The exhibition launches 8 March in London
BY GEORGIA DIMDORE-MILES, IMAGE BY ROMAN MANFREDI
Using film photography as a medium, Roman Manfredi explores intergenerational female masculinity through the structures of class and race within the British landscape. This extraordinary new solo exhibition by lens based artist Manfredi, co-curated by Ingrid Pollard, will be on show at Space Station Sixty-Five, 9 March – 3 June 2023.
No ordinary portrait show, Roman presents 41 framed photographs with an audio installation taken from interviews with the participants. The exhibition counters the lack of representation of British working class butch/stud lesbians within art and cultural spaces.
Roman Manfredi says: “This project doesn’t come from a place of theory, but rather a sense of everyday lived experience, moving away from the ‘I’ of identity politics and into a collective ‘We’ as a practice of involvement. It comes from a place of deep love and pride for my community, expressed through the viewfinder of my Hasselblad 500cm. Shooting on film as opposed to digital is an important part of the project. It’s a different way of taking up space, a physical, visceral space.
Many of the images go against conventional rules of composition. I wanted to make images that were carefully made and considered, yet still allowing room for ‘failure’, countering the rules of gender conformity that we so clearly defy. These images are a celebration. We stand before you inviting you to look back, to stand with us.”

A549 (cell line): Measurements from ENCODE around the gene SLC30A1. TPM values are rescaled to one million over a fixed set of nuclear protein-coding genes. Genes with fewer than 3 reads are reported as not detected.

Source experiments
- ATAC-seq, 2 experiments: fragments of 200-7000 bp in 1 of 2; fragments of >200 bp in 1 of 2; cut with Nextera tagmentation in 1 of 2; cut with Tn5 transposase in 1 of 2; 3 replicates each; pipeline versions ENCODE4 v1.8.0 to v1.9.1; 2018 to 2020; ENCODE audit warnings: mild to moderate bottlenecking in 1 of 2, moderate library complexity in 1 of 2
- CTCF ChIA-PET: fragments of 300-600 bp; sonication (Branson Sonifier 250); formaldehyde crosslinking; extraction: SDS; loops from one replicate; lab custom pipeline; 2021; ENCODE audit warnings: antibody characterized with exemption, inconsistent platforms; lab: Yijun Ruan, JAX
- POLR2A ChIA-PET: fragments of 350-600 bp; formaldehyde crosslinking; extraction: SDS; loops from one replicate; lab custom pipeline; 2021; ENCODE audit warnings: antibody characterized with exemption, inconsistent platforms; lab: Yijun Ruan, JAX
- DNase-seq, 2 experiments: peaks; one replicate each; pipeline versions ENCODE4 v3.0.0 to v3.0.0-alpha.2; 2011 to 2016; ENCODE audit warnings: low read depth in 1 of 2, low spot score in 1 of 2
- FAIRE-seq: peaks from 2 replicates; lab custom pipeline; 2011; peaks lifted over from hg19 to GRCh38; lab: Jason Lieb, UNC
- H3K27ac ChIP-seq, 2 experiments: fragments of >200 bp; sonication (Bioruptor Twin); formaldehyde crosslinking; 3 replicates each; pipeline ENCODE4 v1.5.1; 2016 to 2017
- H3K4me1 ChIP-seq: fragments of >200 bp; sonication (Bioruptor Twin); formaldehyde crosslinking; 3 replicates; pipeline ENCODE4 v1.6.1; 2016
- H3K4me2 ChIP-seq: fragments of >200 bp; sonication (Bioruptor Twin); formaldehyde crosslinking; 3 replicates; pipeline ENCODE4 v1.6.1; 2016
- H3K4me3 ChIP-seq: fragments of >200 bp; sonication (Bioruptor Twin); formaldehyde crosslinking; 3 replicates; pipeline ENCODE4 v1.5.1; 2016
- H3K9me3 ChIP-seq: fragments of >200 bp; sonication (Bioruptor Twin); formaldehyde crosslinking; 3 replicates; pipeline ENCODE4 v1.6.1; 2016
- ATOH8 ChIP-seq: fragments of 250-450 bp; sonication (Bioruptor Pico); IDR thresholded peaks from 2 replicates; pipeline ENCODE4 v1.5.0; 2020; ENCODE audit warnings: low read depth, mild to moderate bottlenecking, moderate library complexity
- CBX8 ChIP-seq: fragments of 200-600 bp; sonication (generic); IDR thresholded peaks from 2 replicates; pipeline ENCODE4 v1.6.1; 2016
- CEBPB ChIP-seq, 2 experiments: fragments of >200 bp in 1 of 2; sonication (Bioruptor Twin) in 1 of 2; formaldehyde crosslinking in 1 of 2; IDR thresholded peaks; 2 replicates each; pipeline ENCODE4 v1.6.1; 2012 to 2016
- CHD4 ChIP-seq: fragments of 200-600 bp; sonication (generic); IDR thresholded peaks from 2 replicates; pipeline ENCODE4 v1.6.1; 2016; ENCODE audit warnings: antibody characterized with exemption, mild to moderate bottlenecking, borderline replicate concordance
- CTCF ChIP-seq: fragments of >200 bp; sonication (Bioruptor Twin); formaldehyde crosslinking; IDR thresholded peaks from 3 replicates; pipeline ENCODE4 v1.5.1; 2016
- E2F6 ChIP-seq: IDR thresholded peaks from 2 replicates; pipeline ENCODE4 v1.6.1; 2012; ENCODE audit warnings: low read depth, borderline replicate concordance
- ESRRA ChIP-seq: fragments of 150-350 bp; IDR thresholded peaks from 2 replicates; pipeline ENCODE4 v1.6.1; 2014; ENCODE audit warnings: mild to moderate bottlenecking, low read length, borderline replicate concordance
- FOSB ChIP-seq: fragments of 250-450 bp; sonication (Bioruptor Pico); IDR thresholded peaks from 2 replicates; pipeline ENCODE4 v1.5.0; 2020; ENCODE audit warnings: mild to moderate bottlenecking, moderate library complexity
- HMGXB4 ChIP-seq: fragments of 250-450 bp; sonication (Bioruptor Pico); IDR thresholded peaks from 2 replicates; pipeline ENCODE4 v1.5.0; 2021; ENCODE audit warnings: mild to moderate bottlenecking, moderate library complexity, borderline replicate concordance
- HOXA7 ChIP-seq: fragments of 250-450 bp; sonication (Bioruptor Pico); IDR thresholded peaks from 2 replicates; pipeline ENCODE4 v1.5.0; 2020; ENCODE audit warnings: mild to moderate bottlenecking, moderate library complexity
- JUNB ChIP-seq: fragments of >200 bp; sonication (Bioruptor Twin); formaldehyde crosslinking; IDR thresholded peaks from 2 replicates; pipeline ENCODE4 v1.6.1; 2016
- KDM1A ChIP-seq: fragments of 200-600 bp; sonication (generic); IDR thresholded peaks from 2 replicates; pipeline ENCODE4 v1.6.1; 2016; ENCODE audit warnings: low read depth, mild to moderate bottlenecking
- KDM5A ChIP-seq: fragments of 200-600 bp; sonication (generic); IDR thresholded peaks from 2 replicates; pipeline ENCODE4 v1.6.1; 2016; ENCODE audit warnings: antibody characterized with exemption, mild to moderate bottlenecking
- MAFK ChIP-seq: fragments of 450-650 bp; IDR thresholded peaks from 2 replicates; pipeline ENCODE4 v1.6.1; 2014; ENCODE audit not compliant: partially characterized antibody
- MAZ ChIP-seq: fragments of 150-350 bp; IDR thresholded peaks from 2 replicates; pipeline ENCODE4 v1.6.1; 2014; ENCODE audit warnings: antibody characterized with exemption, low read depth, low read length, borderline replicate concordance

Roman has been taking photographs since she was 16, for her “It was here that my first creative outlet was born. Photography seemed like an accessible creative medium for working class kids at that time. Since then, I’ve gathered moss, travelled, worked and come full circle. I use photography and film to learn about and become intimate with my participants and their surroundings.
My work explores concepts of identity through the everyday lived experience, seeking for creative ways to instigate dialogue. I lift something of past Dyke-dom and my own personal history and experiences. I am motivated by connective linkage and the need to contribute to archiving working class queer histories by working class artists.”
The exhibition will run through to 3 June at Space Station Sixty-Five in Kennington, London. The exhibition is free to visit every Wednesday – Saturday, 12–6PM. The opening night is 8 March from 6pm and anyone is welcome.
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